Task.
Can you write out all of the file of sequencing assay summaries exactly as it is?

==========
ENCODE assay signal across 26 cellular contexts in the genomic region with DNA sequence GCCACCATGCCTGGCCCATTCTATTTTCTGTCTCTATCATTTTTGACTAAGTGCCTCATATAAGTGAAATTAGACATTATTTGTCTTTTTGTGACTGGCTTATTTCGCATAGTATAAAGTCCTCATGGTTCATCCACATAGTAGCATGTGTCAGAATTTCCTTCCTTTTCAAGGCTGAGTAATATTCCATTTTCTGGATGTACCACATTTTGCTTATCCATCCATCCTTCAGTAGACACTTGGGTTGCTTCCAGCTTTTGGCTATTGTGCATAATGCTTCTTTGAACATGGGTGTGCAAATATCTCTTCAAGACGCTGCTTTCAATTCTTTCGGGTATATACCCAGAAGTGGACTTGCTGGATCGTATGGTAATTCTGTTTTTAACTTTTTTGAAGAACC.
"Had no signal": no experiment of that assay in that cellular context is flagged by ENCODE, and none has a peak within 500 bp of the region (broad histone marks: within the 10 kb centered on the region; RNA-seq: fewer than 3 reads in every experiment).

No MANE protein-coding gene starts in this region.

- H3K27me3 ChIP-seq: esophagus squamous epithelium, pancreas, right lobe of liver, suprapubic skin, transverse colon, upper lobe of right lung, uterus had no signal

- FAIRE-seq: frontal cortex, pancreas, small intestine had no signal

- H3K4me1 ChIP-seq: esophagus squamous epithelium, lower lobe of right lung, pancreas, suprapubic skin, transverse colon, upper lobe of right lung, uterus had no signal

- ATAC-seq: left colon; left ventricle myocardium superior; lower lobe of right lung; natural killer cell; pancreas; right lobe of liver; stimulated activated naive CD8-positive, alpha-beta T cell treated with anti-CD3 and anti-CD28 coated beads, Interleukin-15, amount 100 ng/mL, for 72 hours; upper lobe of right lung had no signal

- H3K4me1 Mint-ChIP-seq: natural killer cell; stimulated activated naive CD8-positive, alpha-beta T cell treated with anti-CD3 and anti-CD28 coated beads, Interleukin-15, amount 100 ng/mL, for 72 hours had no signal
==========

ENCODE assay signal across 26 cellular contexts in the genomic region with DNA sequence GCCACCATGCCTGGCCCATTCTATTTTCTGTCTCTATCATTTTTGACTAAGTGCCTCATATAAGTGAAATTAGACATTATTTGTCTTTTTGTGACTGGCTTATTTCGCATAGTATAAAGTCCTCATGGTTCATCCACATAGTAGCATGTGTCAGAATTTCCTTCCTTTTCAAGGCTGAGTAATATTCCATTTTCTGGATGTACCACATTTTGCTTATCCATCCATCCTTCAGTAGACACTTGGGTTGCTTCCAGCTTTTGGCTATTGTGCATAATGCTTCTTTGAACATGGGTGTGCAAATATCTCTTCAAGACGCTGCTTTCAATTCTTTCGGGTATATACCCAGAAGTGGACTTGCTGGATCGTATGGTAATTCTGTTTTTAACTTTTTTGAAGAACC.
"Had no signal": no experiment of that assay in that cellular context is flagged by ENCODE, and none has a peak within 500 bp of the region (broad histone marks: within the 10 kb centered on the region; RNA-seq: fewer than 3 reads in every experiment).

No MANE protein-coding gene starts in this region.

- H3K27me3 ChIP-seq: esophagus squamous epithelium, pancreas, right lobe of liver, suprapubic skin, transverse colon, upper lobe of right lung, uterus had no signal

- FAIRE-seq: frontal cortex, pancreas, small intestine had no signal

- H3K4me1 ChIP-seq: esophagus squamous epithelium, lower lobe of right lung, pancreas, suprapubic skin, transverse colon, upper lobe of right lung, uterus had no signal

- ATAC-seq: left colon; left ventricle myocardium superior; lower lobe of right lung; natural killer cell; pancreas; right lobe of liver; stimulated activated naive CD8-positive, alpha-beta T cell treated with anti-CD3 and anti-CD28 coated beads, Interleukin-15, amount 100 ng/mL, for 72 hours; upper lobe of right lung had no signal

- H3K4me1 Mint-ChIP-seq: natural killer cell; stimulated activated naive CD8-positive, alpha-beta T cell treated with anti-CD3 and anti-CD28 coated beads, Interleukin-15, amount 100 ng/mL, for 72 hours had no signal